Adsorption Theory

Contact and Bond Formation

It is clear that the adhesive and substrate must come into contact for the possibility of the formation of an adhesive bond to exist. By far, the most common situation is one where a liquid adhesive comes into contact with a solid substrate. (That obviously means close contact on a molecular scale.) Factors that affect the extent of wetting and spreading of a liquid drop on a solid surface are, therefore, of primary importance in any consideration of theories of adhesion. It is appropriate, then, that two other chapters in this handbook are devoted to these considerations.

As these other chapters show, there is a well-developed thermodynamic theory of wetting and spreading. This relates surface energies and surface tensions to contact angles and extent of wetting. Where the relevant surface energies and contact angles are known, or can be deduced, the extent of contact between a specific adhesive and substrate at equilibrium can be predicted. The essential idea of the adsorption theory of adhesion is that whenever there is contact between two materials at a molecular level, there will be adhesion.

When two materials come into contact, there will be forces of attraction between them. What those forces will be will depend on the chemical nature of the surfaces of the materials concerned. If this is known, it may be possible to postulate, or even to prove experimentally, the formation of a specific type of bond. Thus, metallic bonds may be involved in contact between a metallic solder and substrate metal (Some authors discuss secondary bonding in adhesion under the heading “Adsorption Theory,” and treat primary bonding under a different heading, e.g., “Chemical Adhesion.”).

Strong evidence for the presence of covalent bonds has been found, e.g., from some studies of the action of organosilane adhesion promoters, used in bonding epoxies and other adhesives to metal and glass surfaces. It has long been suggested that the effectiveness of silanes was, in part, associated with covalent bond formation between the silane and a metal or glass surface, as indicated schematically in Fig. 2.1 . Secondary ion mass spectroscopy (SIMS), which enables molecular fragments from an interface to be examined, has produced evidence of the presence of such silicon-oxygen-metal covalent bonds.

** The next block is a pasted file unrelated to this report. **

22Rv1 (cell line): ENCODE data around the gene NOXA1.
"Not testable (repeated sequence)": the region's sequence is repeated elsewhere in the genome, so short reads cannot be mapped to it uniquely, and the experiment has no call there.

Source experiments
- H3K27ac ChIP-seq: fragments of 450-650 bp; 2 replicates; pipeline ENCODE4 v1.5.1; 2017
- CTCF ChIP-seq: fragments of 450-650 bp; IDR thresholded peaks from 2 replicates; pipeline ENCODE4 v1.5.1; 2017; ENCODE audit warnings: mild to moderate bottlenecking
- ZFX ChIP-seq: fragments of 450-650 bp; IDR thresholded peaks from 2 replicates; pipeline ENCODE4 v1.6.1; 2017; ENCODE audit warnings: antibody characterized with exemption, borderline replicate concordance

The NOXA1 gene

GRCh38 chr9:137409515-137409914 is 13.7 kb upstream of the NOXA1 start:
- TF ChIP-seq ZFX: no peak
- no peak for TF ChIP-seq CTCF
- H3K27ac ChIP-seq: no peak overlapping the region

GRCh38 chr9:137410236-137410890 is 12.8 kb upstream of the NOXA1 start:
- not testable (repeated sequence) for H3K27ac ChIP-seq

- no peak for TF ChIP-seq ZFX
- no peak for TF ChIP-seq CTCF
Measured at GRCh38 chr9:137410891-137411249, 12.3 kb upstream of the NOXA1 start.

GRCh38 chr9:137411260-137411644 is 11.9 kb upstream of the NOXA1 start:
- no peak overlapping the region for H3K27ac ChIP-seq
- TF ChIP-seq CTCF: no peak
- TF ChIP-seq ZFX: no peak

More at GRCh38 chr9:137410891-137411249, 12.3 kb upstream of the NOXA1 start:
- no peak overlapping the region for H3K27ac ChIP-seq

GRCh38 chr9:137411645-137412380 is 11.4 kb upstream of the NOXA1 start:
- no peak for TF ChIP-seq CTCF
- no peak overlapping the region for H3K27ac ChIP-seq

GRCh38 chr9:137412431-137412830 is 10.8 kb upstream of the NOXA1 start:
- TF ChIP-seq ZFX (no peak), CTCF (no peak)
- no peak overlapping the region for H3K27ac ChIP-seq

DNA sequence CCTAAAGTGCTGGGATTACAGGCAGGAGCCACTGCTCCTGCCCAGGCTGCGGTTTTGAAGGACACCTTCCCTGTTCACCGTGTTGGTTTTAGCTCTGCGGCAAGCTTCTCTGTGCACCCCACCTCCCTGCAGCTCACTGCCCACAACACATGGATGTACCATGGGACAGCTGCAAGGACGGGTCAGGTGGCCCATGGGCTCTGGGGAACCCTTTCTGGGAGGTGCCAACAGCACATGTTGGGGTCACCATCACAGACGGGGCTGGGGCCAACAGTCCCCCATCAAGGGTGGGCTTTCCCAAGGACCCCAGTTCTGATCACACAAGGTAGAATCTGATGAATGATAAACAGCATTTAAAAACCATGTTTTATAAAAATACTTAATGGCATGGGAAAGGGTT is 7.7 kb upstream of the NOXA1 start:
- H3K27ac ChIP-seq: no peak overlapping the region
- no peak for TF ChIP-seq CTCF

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Fig. 2.1

Typical structure (a) and postulated mode of action (b) for a silane adhesion promoter

Using high-resolution X-ray photoelectron spectroscopy (XPS), small changes can sometimes be detected in the molecular bonding of a chemical group at the interface. Leadley and Watts (1997) used the technique to examine the interface between polymethylmethacrylate (PMMA) and oxidized surfaces of metals or silicon. They found evidence for hydrogen bonding, ionic bonding, and ion-dipole interactions, depending on the strength of the acid or basic nature of the mineral surface (Fig. 2.2 ). All three are examples of electron donor–acceptor (i.e., Lewis acid–base) interactions.
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Fig. 2.2

Interaction between PMMA and surfaces of differing acidic and basic nature (After Leadley and Watts (1997)). aindicating hydrolysis of the ester and adsorption through the carboxylate anion

A broadly similar conclusion was reached by a different route by Schneider et al. (2002). Maleic anhydride is used as a curing agent for some types of epoxy resin. The authors studied its interaction with a model system consisting of a thin aluminum layer deposited on a silicon wafer. The aluminum was allowed to oxidize and was then equilibrated with a laboratory atmosphere, before a monolayer of maleic anhydride was deposited from solution in acetone. Reflection–absorption intra-red spectroscopy indicated that the anhydride was hydrolyzed to the acid and adsorbed onto the oxidized aluminum surface. As a result of comparing the observed absorption frequencies with those calculated by quantum mechanical modeling for various plausible structures, the authors argued for the presence of three different adsorption structures (Fig. 2.3 ) in the ratio 6:1:1 for Fig. 2.3a : b : c . The dominant structure involved a carboxylate ion adsorbed on two neighboring aluminum ions. Figure 2.3b shows similar carboxylate ion adsorption with additional hydrogen bond adsorption involving the second carboxylic acid group of the maleic acid molecule. The third structure, Fig. 2.3c , involves interaction between the carbonyl oxygen and aluminum in the substrate surface. All three structures again involve electron donor–acceptor (i.e., Lewis acid–base) interactions.
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Fig. 2.3

Adsorption of maleic acid on model-oxidized aluminum surface (After Schneider et al. [2002])